built more than twenty-five years later.
Over the years, continued flooding from the Potomac damaged
the Chesapeake and Ohio Canal. Today it no longer carries goods.
Instead, the C-and-O Canal is a national park. Kayaks and barges
float on the waterway, passing through devices called locks.
The locks close off the canal and use special gates to raise
or lower the boats. They do this by raising or lowering the
The area between the Potomac River and the canal is called
a towpath. The towpath extends about three-hundred kilometers
from Washington, D-C, to Cumberland, Maryland.
(Photo - Steve Ember)
Today we see families walking their dogs along the towpath.
Other people are running or riding their bicycles. Still others
Now we are getting close to Washington, D-C. Here the river
begins to look dangerous. Signs warn boats away from the twenty-four
kilometers of the Potomac Gorge. So we leave our canoe to walk
along the towpath.
Water moves fast in the gorge. There are many rocks and waterfalls.
The gorge begins above a large waterfall called Great Falls.
Here the water drops to sea level. The gorge then extends to
Theodore Roosevelt Island, named for America¡¯s twenty-sixth
president. Here we get a quick look at a blue heron. This beautiful
bird stands for a minute on a rock on one long, thin leg. An
eagle spreads its wide wings in the sky, but does not land.
(Photo - Avery A. Drake Jr./U.S. Geological Survey)
We take land transportation to follow the river into America¡¯s
capital. Washington, D-C was built on a low wetland area in
eighteen-hundred. The British burned the city in eighteen-twelve.
But Americans soon rebuilt it.
Central part of the Potomac
(Photo - NASA)
While in Washington, we decide to continue our trip on the Potomac
River in a larger boat for visitors. This will take us past
George Washington¡¯s home in Virginia. He helped
design the big white house, called Mount Vernon. George Washington
and his wife, Martha, are buried on the property.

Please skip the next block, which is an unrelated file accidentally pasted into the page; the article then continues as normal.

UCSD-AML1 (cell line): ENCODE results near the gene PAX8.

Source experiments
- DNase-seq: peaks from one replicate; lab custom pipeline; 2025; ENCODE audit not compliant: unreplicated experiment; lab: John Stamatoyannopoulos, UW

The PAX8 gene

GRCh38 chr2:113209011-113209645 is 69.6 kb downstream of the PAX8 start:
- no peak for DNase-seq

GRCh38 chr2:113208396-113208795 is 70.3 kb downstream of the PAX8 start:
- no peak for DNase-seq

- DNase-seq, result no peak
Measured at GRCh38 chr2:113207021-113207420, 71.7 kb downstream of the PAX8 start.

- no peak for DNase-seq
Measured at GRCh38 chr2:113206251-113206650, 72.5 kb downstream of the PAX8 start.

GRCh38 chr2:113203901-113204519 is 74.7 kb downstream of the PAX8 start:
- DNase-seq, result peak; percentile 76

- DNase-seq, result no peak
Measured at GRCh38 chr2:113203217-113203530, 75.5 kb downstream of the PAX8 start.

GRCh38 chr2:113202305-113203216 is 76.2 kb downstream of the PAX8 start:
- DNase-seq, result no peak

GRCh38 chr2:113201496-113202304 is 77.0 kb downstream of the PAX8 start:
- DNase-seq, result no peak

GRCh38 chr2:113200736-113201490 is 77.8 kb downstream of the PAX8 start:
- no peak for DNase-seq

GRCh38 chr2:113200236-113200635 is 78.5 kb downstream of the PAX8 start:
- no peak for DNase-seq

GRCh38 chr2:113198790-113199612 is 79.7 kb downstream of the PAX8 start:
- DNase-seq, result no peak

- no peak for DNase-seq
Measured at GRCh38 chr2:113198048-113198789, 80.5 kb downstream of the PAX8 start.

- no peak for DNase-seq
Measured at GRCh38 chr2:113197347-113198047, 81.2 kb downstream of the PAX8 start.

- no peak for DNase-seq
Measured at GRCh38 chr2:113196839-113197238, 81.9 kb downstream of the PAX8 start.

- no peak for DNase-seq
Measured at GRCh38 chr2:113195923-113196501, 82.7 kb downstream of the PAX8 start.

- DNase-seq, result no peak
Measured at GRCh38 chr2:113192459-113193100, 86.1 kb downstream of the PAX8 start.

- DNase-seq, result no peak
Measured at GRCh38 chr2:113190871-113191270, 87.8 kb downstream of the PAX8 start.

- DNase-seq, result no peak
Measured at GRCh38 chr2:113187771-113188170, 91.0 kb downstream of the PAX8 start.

Today we see sheep and goats eating grass on the hill between
the back of the house and the river. This sight probably looks
about the same as it did when George Washington supervised his
beautiful riverside farm.
(Photo - U.S. Bureau of Land Management)
After passing Mount Vernon, we end our trip on the Potomac River
as it flows toward the Chesapeake Bay. By now, we have a deep
feeling for the beauty of the river. But the beauty always exists
Over the centuries, industry, agriculture and human development
severely damaged the environment of the Potomac River. By the
nineteen-seventies, people described the river¡¯s
condition as sickening. Then Congress passed the Clean Water
Act in nineteen-seventy-two.
The river has been improved greatly since then. Still, coal
mines in West Virginia drop harmful acids into the water. Waste
material from the Anacostia River floats on the Potomac. Sediment
material that falls to the bottom prevents traffic on some areas
of the river. Pesticides and fertilizers pollute the water.
Many environmental activists worry especially about the building
of new homes and businesses along the Potomac.
The Potomac River faces many environmental problems as a result
of population growth and its resulting pressures on land and
The river flows through land controlled by developers, private
owners and state and local governments. These groups often have
conflicting ideas about what is good and bad for the river.
Several organizations work to protect and improve the Potomac
River and the land near it. The Potomac Conservancy is one of
them. It carries out a land protection program, develops land
and water restoration projects, and provides education programs
for adults and young people.
We have enjoyed our trip on the Potomac River. The trip was
sometimes peaceful and sometimes exciting. We learned a lot
about the river and its history. We hope that Americans will
always take good care of their historic Potomac River.
This Special English program was written by Jerilyn Watson
and produced by Paul Thompson. This is Mary Tillotson.
And this is Steve Ember. Join us again next week for another
Explorations program on the Voice of America.
This V-O-A Explorations Report is published
courtesy of VOAnews.com